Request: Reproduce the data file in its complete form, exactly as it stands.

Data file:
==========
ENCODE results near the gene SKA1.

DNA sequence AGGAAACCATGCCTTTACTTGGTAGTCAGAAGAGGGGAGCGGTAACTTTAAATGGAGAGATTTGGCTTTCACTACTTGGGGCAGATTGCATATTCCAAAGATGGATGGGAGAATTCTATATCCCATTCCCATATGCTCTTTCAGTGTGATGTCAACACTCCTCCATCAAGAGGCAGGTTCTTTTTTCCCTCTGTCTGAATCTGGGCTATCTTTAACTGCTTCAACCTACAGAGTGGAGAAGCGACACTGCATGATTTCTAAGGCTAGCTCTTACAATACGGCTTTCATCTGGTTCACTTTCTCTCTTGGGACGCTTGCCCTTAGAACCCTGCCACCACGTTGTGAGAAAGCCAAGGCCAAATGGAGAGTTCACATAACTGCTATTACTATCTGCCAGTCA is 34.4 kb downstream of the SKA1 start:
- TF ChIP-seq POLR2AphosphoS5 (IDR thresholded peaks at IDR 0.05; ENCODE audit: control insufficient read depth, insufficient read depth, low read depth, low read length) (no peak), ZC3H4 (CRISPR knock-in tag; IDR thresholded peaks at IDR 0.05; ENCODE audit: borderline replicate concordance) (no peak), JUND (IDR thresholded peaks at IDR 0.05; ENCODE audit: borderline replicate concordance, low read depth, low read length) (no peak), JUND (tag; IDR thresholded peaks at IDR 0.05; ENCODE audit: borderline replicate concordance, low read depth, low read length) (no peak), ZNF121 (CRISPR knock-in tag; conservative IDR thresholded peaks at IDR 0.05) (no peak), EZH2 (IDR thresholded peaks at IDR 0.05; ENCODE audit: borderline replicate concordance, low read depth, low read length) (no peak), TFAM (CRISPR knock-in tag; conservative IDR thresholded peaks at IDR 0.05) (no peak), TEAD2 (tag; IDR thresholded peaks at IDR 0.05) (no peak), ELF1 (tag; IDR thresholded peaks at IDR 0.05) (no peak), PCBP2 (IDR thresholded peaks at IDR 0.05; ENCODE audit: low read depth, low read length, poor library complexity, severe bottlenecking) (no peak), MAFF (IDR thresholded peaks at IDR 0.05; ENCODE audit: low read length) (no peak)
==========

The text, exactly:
ENCODE results near the gene SKA1.

DNA sequence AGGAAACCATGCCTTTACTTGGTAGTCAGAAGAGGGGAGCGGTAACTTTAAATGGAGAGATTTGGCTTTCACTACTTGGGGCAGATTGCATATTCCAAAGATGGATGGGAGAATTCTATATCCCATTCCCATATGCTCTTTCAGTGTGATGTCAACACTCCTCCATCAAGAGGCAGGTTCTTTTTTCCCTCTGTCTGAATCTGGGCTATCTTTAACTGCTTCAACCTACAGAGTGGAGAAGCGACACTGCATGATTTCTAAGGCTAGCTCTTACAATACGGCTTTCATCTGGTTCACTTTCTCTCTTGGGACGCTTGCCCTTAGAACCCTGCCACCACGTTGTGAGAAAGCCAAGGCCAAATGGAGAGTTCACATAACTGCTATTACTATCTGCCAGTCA is 34.4 kb downstream of the SKA1 start:
- TF ChIP-seq POLR2AphosphoS5 (IDR thresholded peaks at IDR 0.05; ENCODE audit: control insufficient read depth, insufficient read depth, low read depth, low read length) (no peak), ZC3H4 (CRISPR knock-in tag; IDR thresholded peaks at IDR 0.05; ENCODE audit: borderline replicate concordance) (no peak), JUND (IDR thresholded peaks at IDR 0.05; ENCODE audit: borderline replicate concordance, low read depth, low read length) (no peak), JUND (tag; IDR thresholded peaks at IDR 0.05; ENCODE audit: borderline replicate concordance, low read depth, low read length) (no peak), ZNF121 (CRISPR knock-in tag; conservative IDR thresholded peaks at IDR 0.05) (no peak), EZH2 (IDR thresholded peaks at IDR 0.05; ENCODE audit: borderline replicate concordance, low read depth, low read length) (no peak), TFAM (CRISPR knock-in tag; conservative IDR thresholded peaks at IDR 0.05) (no peak), TEAD2 (tag; IDR thresholded peaks at IDR 0.05) (no peak), ELF1 (tag; IDR thresholded peaks at IDR 0.05) (no peak), PCBP2 (IDR thresholded peaks at IDR 0.05; ENCODE audit: low read depth, low read length, poor library complexity, severe bottlenecking) (no peak), MAFF (IDR thresholded peaks at IDR 0.05; ENCODE audit: low read length) (no peak)